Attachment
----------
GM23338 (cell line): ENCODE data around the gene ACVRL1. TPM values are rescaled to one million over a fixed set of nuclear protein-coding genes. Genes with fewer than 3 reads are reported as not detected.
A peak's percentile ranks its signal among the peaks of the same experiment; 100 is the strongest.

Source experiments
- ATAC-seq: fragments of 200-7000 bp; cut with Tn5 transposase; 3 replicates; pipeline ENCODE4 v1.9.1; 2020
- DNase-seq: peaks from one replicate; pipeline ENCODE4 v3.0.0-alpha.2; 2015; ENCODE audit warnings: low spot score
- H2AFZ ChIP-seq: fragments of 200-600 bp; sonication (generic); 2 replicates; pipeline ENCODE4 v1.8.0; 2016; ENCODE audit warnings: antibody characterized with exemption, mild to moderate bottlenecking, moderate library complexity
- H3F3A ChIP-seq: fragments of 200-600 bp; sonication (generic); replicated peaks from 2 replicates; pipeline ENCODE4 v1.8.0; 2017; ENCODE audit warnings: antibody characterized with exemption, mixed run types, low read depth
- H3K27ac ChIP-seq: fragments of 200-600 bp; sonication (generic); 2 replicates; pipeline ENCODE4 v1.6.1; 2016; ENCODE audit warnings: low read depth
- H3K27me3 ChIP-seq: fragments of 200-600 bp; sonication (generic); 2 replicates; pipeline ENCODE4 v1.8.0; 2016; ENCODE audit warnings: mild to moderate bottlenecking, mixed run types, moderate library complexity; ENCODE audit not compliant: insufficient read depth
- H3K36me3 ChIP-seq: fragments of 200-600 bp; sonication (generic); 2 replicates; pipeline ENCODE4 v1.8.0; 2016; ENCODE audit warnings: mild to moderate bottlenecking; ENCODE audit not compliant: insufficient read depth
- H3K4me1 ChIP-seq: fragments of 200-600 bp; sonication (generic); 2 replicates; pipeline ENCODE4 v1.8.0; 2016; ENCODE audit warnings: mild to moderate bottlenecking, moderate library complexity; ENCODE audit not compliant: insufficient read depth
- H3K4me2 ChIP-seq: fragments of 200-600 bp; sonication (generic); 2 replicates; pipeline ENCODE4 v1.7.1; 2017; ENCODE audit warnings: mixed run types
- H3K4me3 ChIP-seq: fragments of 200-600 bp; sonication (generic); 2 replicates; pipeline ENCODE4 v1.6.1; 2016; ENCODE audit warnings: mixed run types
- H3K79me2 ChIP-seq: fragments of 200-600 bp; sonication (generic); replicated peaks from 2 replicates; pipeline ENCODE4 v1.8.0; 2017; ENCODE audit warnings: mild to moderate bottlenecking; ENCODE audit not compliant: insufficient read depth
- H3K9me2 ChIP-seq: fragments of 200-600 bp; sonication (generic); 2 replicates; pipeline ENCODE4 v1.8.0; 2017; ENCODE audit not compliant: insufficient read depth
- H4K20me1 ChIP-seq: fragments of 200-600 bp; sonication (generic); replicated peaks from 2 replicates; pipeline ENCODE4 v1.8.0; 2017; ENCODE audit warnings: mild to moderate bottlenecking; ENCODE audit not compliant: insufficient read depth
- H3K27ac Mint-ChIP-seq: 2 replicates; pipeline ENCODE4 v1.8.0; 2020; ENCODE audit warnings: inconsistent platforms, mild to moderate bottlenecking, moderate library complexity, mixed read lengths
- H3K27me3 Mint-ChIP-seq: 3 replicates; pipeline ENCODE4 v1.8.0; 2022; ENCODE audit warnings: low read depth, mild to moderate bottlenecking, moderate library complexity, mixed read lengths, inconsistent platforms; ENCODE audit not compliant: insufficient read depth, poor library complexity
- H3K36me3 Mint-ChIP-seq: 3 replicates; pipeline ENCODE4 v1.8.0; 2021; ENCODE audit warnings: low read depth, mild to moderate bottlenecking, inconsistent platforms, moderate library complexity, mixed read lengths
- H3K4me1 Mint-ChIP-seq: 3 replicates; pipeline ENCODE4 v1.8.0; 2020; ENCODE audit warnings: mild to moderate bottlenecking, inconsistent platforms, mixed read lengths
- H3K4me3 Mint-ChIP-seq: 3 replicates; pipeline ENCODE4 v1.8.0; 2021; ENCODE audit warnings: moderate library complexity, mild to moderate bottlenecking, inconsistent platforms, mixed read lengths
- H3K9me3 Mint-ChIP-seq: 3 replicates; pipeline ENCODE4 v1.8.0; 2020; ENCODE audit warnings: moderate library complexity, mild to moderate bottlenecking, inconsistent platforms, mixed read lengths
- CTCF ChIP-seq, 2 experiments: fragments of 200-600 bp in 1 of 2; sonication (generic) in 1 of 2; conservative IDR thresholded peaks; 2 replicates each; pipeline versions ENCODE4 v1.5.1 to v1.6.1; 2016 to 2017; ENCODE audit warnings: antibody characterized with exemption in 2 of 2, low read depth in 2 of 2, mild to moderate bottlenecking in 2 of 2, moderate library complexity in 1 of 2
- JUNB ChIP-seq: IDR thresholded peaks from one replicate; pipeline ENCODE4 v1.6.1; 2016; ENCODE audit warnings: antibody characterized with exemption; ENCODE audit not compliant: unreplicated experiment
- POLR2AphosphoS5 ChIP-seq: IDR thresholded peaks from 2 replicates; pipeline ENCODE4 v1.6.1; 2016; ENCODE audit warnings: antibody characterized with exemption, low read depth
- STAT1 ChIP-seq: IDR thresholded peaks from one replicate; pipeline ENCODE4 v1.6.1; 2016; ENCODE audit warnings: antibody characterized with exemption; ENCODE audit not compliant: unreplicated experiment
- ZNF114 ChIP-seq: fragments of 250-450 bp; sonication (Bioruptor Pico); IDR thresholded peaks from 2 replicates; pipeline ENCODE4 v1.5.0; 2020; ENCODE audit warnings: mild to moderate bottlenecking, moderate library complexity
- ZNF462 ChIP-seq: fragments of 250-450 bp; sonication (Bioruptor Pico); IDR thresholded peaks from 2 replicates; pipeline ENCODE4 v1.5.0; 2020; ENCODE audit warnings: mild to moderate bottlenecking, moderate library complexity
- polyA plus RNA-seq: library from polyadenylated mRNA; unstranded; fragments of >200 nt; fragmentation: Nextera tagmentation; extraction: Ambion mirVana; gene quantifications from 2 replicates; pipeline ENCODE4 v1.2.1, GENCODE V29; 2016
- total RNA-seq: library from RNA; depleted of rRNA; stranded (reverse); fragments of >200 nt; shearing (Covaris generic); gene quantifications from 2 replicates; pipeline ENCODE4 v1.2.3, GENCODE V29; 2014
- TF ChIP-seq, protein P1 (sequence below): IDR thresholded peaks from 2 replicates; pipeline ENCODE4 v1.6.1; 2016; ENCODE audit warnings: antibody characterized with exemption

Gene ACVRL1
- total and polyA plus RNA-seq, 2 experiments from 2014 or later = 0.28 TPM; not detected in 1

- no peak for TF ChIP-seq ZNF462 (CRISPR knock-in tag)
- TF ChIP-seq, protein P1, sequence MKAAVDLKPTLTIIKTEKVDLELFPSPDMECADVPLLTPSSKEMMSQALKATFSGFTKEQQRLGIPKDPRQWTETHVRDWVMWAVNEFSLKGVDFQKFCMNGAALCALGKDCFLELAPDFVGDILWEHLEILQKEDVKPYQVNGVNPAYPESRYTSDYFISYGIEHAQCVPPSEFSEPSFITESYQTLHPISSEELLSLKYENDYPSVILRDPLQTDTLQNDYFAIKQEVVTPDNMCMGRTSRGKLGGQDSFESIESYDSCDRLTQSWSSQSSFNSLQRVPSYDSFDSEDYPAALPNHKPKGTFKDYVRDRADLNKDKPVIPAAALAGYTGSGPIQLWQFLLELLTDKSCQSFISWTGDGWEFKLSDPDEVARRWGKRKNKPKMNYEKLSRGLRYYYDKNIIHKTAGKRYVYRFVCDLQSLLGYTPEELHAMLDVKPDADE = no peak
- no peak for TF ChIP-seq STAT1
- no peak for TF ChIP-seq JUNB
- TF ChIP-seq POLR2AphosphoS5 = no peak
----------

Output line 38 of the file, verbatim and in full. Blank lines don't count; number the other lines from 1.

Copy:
- TF ChIP-seq POLR2AphosphoS5 = no peak